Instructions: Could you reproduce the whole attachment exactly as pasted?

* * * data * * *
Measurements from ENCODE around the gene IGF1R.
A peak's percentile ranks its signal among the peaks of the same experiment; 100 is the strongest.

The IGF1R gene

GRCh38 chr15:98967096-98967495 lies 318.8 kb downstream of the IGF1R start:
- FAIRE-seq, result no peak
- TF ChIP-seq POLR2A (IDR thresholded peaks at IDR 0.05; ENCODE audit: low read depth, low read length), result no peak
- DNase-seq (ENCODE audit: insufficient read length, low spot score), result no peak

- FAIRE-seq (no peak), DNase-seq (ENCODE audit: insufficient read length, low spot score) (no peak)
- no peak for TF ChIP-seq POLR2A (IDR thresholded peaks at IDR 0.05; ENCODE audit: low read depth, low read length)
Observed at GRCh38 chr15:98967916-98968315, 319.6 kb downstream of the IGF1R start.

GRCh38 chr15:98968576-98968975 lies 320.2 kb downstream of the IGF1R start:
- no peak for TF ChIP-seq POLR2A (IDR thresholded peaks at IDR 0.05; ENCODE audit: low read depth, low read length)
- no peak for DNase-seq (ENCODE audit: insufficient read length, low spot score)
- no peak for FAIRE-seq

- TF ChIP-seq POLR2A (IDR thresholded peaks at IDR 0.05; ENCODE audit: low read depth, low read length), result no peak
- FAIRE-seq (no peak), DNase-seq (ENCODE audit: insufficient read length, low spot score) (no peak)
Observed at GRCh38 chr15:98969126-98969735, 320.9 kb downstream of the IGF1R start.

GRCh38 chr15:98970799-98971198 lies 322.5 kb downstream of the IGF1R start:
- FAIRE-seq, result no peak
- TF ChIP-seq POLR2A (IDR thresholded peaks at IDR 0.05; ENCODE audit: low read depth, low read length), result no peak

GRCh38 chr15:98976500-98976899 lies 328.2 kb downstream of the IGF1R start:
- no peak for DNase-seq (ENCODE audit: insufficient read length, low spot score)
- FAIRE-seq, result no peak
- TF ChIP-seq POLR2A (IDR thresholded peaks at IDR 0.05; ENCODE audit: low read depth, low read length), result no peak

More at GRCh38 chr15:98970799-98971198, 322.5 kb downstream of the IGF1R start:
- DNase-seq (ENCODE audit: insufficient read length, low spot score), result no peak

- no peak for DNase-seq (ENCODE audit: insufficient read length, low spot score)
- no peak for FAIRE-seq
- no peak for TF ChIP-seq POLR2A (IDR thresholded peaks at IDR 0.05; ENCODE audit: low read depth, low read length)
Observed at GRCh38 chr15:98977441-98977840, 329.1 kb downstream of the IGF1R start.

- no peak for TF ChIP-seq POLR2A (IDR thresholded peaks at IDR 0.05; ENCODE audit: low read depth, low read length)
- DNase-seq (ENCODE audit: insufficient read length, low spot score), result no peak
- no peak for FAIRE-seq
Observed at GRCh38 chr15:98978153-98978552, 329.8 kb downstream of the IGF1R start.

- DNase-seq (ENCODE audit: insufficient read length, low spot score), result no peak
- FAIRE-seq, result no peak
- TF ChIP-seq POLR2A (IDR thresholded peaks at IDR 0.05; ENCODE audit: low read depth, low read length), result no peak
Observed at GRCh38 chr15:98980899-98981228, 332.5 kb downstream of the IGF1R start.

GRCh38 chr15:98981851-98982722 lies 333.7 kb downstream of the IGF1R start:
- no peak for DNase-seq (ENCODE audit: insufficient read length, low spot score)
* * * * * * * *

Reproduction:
Measurements from ENCODE around the gene IGF1R.
A peak's percentile ranks its signal among the peaks of the same experiment; 100 is the strongest.

The IGF1R gene

GRCh38 chr15:98967096-98967495 lies 318.8 kb downstream of the IGF1R start:
- FAIRE-seq, result no peak
- TF ChIP-seq POLR2A (IDR thresholded peaks at IDR 0.05; ENCODE audit: low read depth, low read length), result no peak
- DNase-seq (ENCODE audit: insufficient read length, low spot score), result no peak

- FAIRE-seq (no peak), DNase-seq (ENCODE audit: insufficient read length, low spot score) (no peak)
- no peak for TF ChIP-seq POLR2A (IDR thresholded peaks at IDR 0.05; ENCODE audit: low read depth, low read length)
Observed at GRCh38 chr15:98967916-98968315, 319.6 kb downstream of the IGF1R start.

GRCh38 chr15:98968576-98968975 lies 320.2 kb downstream of the IGF1R start:
- no peak for TF ChIP-seq POLR2A (IDR thresholded peaks at IDR 0.05; ENCODE audit: low read depth, low read length)
- no peak for DNase-seq (ENCODE audit: insufficient read length, low spot score)
- no peak for FAIRE-seq

- TF ChIP-seq POLR2A (IDR thresholded peaks at IDR 0.05; ENCODE audit: low read depth, low read length), result no peak
- FAIRE-seq (no peak), DNase-seq (ENCODE audit: insufficient read length, low spot score) (no peak)
Observed at GRCh38 chr15:98969126-98969735, 320.9 kb downstream of the IGF1R start.

GRCh38 chr15:98970799-98971198 lies 322.5 kb downstream of the IGF1R start:
- FAIRE-seq, result no peak
- TF ChIP-seq POLR2A (IDR thresholded peaks at IDR 0.05; ENCODE audit: low read depth, low read length), result no peak

GRCh38 chr15:98976500-98976899 lies 328.2 kb downstream of the IGF1R start:
- no peak for DNase-seq (ENCODE audit: insufficient read length, low spot score)
- FAIRE-seq, result no peak
- TF ChIP-seq POLR2A (IDR thresholded peaks at IDR 0.05; ENCODE audit: low read depth, low read length), result no peak

More at GRCh38 chr15:98970799-98971198, 322.5 kb downstream of the IGF1R start:
- DNase-seq (ENCODE audit: insufficient read length, low spot score), result no peak

- no peak for DNase-seq (ENCODE audit: insufficient read length, low spot score)
- no peak for FAIRE-seq
- no peak for TF ChIP-seq POLR2A (IDR thresholded peaks at IDR 0.05; ENCODE audit: low read depth, low read length)
Observed at GRCh38 chr15:98977441-98977840, 329.1 kb downstream of the IGF1R start.

- no peak for TF ChIP-seq POLR2A (IDR thresholded peaks at IDR 0.05; ENCODE audit: low read depth, low read length)
- DNase-seq (ENCODE audit: insufficient read length, low spot score), result no peak
- no peak for FAIRE-seq
Observed at GRCh38 chr15:98978153-98978552, 329.8 kb downstream of the IGF1R start.

- DNase-seq (ENCODE audit: insufficient read length, low spot score), result no peak
- FAIRE-seq, result no peak
- TF ChIP-seq POLR2A (IDR thresholded peaks at IDR 0.05; ENCODE audit: low read depth, low read length), result no peak
Observed at GRCh38 chr15:98980899-98981228, 332.5 kb downstream of the IGF1R start.

GRCh38 chr15:98981851-98982722 lies 333.7 kb downstream of the IGF1R start:
- no peak for DNase-seq (ENCODE audit: insufficient read length, low spot score)